Of merchants who have enabled Amazon, roughly 12% of cumulative GMV comes through Amazon.
According to a recent survey of BigCommerce merchants, 73% of SMBs are considering expanding to sell on Amazon or eBay in 2017.
Here is what the past 20 years look like, visually, as Amazon and other online brands converge –– offering merchants additional product options, prices and convenience at every step along the way.
Selling on Amazon may not be the right choice for all brands –– depending on the products you sell and the stage of growth you are in.
Let’s look at a few ways to determine whether your brand is ready to sell on Amazon.
According to James Thomson, Partner at the Buy Box Experts and former Head of Selling on Amazon, the products that do best on Amazon are unique items. This means goods you manufacture and sell yourself.
Here is a short list of BigCommerce merchants selling successfully both on their webstore and on Amazon to give you an idea of what “unique products” means:
The Dairy Fairy
Folding Chairs and Tables
In general, if you both make and sell your own unique products, you are a good candidate for selling and succeeding on Amazon.
Is Your Business a Good Fit for Amazon?
In this piece, James Thomson gets in-depth about who should (and more importantly, who should *not*) sell on Amazon.
There are plenty of nuances to successfully selling on Amazon, in the same way there are nuances to successfully selling on your webstore. Here are a few to watch out for:
Get your taxes in working orders: immediately upon signing up a new seller account, go into the Settings –> Tax Settings, and designate not only in which states you want Amazon to collect state sales tax, but also set the “Use default Product Tax Code” setting to “A_GEN_TAX.”
Measure profitability accurately: Don’t average everything out, and look only at your overall sales numbers and margins. Start thinking about every SKU you sell on Amazon as having its own P&L, its own market forces, and its own level and types of competitions. Such an approach has helped many a seller rationalize its catalog, focusing on bottom line growth ahead of all other financial goals.
Look out for duplicate listings from competitors: Duplicate listings on Amazon can be an effective way for competitors to divert traffic away from your product listings back to theirs. It’s worth, at least once a quarter, to search the whole Amazon catalog for duplicate listings of your items.
Amazon Pitfalls and What You Need to Know Is Skip Right Over Them
James Thomson is back at it again giving you all the dirty details to the most common selling on Amazon mistakes –– and how to make sure you don’t make any of them.
If selling on Amazon is new for you, remember that you do not have to do all of the selling, setup or optimization by yourself. It may be worth it for your to hire a few outside and experienced sources to help you with tasks so you can focus on both your webstore and your Amazon channel growth.
We’ve put together a list of more than 230 companies that do just that, and sectioned them out by the service they offer and how to know you need them.
Looking to Optimize Your Amazon SEO?
You’re in luck! Use our free ASIN Lookup tool to figure out which keywords your competitors are using to rank highly on Amazon –– and then alter your strategy to boost your rankings (and your sales).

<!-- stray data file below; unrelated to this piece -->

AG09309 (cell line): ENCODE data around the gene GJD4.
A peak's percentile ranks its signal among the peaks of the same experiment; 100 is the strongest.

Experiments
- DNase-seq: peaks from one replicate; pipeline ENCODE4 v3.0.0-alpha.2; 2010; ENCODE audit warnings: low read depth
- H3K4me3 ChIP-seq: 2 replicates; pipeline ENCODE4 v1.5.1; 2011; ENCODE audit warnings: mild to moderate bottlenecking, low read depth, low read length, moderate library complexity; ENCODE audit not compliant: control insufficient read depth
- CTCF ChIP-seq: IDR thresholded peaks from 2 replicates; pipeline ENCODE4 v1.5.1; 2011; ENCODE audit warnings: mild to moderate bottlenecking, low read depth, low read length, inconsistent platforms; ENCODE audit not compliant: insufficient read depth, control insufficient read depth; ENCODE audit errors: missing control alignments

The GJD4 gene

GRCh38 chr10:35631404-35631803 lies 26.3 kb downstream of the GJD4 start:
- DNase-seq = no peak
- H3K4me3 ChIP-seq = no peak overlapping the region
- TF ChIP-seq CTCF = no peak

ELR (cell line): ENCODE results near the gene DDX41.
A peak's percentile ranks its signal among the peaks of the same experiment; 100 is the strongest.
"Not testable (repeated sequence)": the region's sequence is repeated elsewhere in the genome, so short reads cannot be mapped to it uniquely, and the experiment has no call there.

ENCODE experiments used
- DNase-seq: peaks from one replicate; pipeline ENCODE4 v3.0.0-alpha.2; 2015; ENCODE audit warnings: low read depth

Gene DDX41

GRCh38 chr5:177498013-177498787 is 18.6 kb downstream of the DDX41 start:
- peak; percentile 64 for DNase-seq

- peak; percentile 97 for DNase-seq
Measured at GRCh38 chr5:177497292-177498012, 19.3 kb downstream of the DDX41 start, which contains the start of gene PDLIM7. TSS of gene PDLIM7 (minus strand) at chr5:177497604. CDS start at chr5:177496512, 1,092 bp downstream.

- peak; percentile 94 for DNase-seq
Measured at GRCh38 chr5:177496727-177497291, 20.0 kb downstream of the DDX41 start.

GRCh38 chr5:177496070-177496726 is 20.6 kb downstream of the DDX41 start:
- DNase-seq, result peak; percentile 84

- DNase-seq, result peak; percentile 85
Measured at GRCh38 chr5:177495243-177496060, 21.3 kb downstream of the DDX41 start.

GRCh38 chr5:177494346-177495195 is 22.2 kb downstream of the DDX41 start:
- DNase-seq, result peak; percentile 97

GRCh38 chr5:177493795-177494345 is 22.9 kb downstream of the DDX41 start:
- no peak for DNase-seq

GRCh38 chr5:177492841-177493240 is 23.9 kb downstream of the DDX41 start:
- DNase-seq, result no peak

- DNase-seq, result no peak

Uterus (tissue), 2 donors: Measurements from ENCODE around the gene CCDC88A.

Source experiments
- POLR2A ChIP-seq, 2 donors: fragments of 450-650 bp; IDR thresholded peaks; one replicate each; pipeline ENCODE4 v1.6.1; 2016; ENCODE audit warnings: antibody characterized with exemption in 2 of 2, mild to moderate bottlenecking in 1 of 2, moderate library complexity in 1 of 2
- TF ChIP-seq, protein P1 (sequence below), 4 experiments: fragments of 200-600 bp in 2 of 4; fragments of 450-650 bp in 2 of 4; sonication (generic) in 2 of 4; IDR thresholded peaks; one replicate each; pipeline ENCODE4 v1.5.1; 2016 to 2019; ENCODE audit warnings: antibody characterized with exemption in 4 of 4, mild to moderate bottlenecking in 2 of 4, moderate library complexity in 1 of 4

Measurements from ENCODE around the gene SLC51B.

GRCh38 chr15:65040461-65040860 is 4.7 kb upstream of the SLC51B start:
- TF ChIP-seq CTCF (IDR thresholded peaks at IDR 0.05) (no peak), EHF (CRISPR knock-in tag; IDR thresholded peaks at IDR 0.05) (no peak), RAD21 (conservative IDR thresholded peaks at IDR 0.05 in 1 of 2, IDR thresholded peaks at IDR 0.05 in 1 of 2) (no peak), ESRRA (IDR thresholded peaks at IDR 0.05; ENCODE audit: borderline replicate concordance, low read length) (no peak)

Folding Chairs and Tables now sees more than 10% of their revenue coming directly from Amazon –- and they’ve only been selling on Amazon a couple months.
How did they become so successful so fast?
By focusing on a single product they sell nowhere else on the web.
Using their BigCommerce Analytics, they were able to see which products sell the best together and offered a table + chairs listing combo on Amazon that immediately beat out other listings and drove increased sales to their brand.
Now, they are exploring additional product bundle launches on Amazon –– keeping their offerings on the marketplace and on their webstore different for the various audiences that shop on either one.
If your brand is a fit to sell on Amazon, start doing so now. Amazon isn’t going anywhere –– and as they expand to additional markets and continue to invest in the latest and greatest in ecommerce innovation, your brand and products will be right there along for the ride.
20 years ago, had you invested, you’d be half a million dollars richer. Don’t let the opportunity pass you by again.
Selling on Amazon with BigCommerce
If you are a BigCommerce merchant, you can begin selling on Amazon right now.
Tracey is the Director of Marketing at MarketerHire, the marketplace for fast-growth B2B and DTC brands looking for high-quality, pre-vetted freelance marketing talent. She is also the founder of Doris Sleep and was previously the Head of Marketing at Eterneva, both fast-growth DTC brands marketplaces like MarketerHire aim to help. Before that, she was the Global Editor-in-Chief at BigCommerce, where she launched the company’s first online conference (pre-pandemic, nonetheless!), wrote books on How to Sell on Amazon, and worked closely with both ecommerce entrepreneurs and executives at Fortune 1,000 companies to help them scale strategically and profitably. She is a fifth generation Texan, the granddaughter of a depression-era baby turned WWII fighter jet pilot turned self-made millionaire, and wifed up to the truest of heroes, a pediatric trauma nurse, who keeps any of Tracey’s own complaints about business, marketing, or just a seemingly lousy day in perspective.